Exercise in a pill?
Timeless Fitness Tip
Scientists at the University of Texas Southwestern Medical Center have identified a protein enzyme that, when overactive, produces the muscular effects of aerobic exercise - without the exercise.
They think that someday they will be able to isolate the enzyme and put it in a pill. Called calmodulin-dependent protein kinase (CaMK), the enzyme transforms fast-twitch muscle fibers to slow-twitch muscle fibers, which are much less likely to fatigue and are necessary for endurance.
The protein kinase is an enzyme that can transfer a phosphate group from a donor molecule to an amino acid residue of a protein.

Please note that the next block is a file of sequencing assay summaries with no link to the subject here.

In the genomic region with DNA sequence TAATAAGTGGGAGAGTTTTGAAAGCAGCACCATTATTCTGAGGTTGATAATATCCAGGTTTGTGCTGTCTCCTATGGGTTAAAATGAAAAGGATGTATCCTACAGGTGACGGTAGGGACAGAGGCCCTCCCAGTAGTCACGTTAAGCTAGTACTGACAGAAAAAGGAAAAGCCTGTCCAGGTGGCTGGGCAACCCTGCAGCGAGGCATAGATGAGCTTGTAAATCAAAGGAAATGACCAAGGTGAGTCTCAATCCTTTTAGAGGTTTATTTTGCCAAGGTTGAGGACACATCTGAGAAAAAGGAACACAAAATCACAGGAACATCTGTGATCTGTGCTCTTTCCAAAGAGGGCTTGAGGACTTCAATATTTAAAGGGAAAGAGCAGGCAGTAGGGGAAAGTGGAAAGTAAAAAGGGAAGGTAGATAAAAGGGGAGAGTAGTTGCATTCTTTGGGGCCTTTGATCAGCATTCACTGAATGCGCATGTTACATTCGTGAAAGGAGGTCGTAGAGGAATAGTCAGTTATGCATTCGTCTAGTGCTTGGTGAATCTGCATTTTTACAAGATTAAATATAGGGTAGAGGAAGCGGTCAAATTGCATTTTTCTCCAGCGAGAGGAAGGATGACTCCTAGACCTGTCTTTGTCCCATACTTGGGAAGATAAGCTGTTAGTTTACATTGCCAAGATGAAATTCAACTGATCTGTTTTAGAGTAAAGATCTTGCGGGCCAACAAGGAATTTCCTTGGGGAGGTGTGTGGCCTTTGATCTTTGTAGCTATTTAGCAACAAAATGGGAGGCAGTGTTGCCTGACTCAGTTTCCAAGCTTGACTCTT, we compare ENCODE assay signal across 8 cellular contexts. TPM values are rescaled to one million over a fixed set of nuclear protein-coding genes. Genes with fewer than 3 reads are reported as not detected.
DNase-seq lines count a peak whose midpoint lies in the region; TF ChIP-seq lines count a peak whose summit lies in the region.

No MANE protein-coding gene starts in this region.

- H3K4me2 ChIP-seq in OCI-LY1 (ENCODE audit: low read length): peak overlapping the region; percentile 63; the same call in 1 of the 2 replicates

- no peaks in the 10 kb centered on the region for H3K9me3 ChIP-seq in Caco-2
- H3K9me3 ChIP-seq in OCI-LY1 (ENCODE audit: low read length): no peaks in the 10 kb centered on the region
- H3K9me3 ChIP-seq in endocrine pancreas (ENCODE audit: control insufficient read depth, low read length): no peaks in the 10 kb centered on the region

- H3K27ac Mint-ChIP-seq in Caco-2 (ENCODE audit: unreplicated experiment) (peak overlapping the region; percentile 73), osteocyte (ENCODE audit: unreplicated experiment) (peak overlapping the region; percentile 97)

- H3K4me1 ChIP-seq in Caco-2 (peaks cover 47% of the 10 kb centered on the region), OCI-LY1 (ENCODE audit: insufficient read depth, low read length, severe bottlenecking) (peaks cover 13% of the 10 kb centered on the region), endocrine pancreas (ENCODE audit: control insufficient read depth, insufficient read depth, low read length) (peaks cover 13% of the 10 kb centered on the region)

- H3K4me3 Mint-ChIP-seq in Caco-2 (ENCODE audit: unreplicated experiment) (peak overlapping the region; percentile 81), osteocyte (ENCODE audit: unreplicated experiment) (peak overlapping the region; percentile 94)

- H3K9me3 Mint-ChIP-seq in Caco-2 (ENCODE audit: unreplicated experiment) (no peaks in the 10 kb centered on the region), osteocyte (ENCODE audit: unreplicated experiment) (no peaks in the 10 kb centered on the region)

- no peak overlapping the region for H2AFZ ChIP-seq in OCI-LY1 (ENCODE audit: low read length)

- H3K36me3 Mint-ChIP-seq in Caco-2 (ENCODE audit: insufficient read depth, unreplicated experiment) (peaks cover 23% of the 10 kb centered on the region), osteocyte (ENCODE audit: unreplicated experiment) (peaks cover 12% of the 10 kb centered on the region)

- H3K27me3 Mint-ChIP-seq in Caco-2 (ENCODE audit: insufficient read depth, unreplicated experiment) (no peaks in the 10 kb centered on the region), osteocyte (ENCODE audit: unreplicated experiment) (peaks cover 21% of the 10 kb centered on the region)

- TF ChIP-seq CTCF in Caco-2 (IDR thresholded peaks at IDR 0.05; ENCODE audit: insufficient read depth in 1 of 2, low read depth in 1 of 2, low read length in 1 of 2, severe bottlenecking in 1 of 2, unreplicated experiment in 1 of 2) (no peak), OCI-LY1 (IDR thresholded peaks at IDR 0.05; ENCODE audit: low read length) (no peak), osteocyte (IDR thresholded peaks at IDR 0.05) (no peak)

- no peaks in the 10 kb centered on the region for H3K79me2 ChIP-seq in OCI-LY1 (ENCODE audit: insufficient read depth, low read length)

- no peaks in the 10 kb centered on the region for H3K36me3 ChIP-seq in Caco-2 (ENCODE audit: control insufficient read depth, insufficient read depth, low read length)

According to a researcher at the UTSMC, the drug is decades away from being developed and marketed, but when it is available, it will likely only be prescribed to those who really need it - like those with congestive heart failure.
Evidence assembled over the past decade supports a view that activation of the multifunctional Ca2+ and calmodulin-dependent protein kinase II (CaMKII) favors myocardial dysfunction and cell membrane electrical instability. (Source: American Heart Association)
This study doesn't do much for us now, but it is news-worthy because it is one of many products currently under scrutiny to help the ever-increasing problem of obesity we face today and shows progress is definitely under way.
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